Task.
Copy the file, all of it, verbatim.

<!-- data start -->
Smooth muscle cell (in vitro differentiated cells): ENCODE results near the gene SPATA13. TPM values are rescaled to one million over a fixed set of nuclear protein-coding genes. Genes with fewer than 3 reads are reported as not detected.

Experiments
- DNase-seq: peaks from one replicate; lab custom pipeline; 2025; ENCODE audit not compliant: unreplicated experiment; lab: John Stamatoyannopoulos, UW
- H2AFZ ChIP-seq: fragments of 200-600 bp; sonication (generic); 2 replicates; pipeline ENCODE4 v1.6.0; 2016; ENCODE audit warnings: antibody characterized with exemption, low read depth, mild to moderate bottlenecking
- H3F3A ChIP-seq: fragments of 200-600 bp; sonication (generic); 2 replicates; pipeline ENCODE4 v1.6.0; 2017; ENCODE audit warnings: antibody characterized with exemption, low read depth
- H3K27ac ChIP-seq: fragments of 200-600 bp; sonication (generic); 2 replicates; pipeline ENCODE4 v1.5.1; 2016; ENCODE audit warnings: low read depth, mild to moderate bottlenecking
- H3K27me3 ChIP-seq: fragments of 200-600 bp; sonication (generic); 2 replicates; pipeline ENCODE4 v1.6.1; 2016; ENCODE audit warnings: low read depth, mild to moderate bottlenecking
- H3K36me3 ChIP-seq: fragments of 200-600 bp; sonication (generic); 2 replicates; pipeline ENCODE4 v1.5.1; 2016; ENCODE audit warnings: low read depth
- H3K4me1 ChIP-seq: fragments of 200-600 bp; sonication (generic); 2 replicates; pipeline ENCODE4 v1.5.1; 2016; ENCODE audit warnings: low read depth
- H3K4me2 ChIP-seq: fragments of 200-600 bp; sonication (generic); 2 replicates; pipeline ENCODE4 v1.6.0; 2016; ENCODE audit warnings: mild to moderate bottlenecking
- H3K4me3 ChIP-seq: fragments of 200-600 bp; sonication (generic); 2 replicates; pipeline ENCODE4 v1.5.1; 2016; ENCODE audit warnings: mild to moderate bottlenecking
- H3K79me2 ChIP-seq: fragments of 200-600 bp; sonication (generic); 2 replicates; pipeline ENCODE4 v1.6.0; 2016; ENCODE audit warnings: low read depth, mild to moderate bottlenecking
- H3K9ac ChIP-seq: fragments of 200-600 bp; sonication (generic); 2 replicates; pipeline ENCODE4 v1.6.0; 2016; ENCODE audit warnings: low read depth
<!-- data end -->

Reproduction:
Smooth muscle cell (in vitro differentiated cells): ENCODE results near the gene SPATA13. TPM values are rescaled to one million over a fixed set of nuclear protein-coding genes. Genes with fewer than 3 reads are reported as not detected.

Experiments
- DNase-seq: peaks from one replicate; lab custom pipeline; 2025; ENCODE audit not compliant: unreplicated experiment; lab: John Stamatoyannopoulos, UW
- H2AFZ ChIP-seq: fragments of 200-600 bp; sonication (generic); 2 replicates; pipeline ENCODE4 v1.6.0; 2016; ENCODE audit warnings: antibody characterized with exemption, low read depth, mild to moderate bottlenecking
- H3F3A ChIP-seq: fragments of 200-600 bp; sonication (generic); 2 replicates; pipeline ENCODE4 v1.6.0; 2017; ENCODE audit warnings: antibody characterized with exemption, low read depth
- H3K27ac ChIP-seq: fragments of 200-600 bp; sonication (generic); 2 replicates; pipeline ENCODE4 v1.5.1; 2016; ENCODE audit warnings: low read depth, mild to moderate bottlenecking
- H3K27me3 ChIP-seq: fragments of 200-600 bp; sonication (generic); 2 replicates; pipeline ENCODE4 v1.6.1; 2016; ENCODE audit warnings: low read depth, mild to moderate bottlenecking
- H3K36me3 ChIP-seq: fragments of 200-600 bp; sonication (generic); 2 replicates; pipeline ENCODE4 v1.5.1; 2016; ENCODE audit warnings: low read depth
- H3K4me1 ChIP-seq: fragments of 200-600 bp; sonication (generic); 2 replicates; pipeline ENCODE4 v1.5.1; 2016; ENCODE audit warnings: low read depth
- H3K4me2 ChIP-seq: fragments of 200-600 bp; sonication (generic); 2 replicates; pipeline ENCODE4 v1.6.0; 2016; ENCODE audit warnings: mild to moderate bottlenecking
- H3K4me3 ChIP-seq: fragments of 200-600 bp; sonication (generic); 2 replicates; pipeline ENCODE4 v1.5.1; 2016; ENCODE audit warnings: mild to moderate bottlenecking
- H3K79me2 ChIP-seq: fragments of 200-600 bp; sonication (generic); 2 replicates; pipeline ENCODE4 v1.6.0; 2016; ENCODE audit warnings: low read depth, mild to moderate bottlenecking
- H3K9ac ChIP-seq: fragments of 200-600 bp; sonication (generic); 2 replicates; pipeline ENCODE4 v1.6.0; 2016; ENCODE audit warnings: low read depth